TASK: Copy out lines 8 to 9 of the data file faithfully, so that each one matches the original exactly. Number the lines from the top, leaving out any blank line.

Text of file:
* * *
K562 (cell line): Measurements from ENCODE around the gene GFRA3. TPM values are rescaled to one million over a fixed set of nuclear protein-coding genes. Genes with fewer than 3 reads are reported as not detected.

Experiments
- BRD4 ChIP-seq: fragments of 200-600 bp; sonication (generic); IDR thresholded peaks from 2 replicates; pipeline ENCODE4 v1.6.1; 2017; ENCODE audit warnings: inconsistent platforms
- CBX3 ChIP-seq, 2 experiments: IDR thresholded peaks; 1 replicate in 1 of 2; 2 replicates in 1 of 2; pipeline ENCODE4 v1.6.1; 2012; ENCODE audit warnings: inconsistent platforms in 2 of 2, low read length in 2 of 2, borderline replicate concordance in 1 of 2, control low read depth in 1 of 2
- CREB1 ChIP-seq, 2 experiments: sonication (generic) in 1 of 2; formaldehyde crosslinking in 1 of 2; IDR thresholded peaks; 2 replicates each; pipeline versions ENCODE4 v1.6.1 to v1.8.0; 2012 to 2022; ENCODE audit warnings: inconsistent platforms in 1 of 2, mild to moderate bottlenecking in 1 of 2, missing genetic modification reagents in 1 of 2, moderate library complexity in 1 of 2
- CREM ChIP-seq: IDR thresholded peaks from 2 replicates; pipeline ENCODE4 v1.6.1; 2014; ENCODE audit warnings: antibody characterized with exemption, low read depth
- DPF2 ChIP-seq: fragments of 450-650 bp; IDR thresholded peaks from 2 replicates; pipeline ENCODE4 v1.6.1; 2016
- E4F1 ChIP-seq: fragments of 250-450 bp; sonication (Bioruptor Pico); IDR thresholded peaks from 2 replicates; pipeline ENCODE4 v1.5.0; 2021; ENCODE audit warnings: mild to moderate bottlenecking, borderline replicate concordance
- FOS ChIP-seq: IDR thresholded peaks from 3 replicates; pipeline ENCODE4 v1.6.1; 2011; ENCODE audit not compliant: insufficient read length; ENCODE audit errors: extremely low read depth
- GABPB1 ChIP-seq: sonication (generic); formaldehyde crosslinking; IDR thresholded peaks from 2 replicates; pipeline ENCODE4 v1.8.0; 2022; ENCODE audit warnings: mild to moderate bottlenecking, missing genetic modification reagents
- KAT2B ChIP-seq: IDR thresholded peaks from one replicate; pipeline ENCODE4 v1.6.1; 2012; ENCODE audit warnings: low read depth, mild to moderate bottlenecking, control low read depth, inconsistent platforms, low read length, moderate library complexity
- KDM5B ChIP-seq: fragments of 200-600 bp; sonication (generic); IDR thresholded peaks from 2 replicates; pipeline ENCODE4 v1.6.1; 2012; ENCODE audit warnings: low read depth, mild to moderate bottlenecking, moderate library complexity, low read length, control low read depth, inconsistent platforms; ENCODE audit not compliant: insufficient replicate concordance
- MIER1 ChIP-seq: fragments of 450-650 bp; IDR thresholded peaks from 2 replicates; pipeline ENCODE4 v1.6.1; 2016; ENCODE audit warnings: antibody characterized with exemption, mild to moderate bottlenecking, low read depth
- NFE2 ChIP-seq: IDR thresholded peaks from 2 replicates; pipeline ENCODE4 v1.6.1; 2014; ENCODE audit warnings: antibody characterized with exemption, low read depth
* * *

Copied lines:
- E4F1 ChIP-seq: fragments of 250-450 bp; sonication (Bioruptor Pico); IDR thresholded peaks from 2 replicates; pipeline ENCODE4 v1.5.0; 2021; ENCODE audit warnings: mild to moderate bottlenecking, borderline replicate concordance
- FOS ChIP-seq: IDR thresholded peaks from 3 replicates; pipeline ENCODE4 v1.6.1; 2011; ENCODE audit not compliant: insufficient read length; ENCODE audit errors: extremely low read depth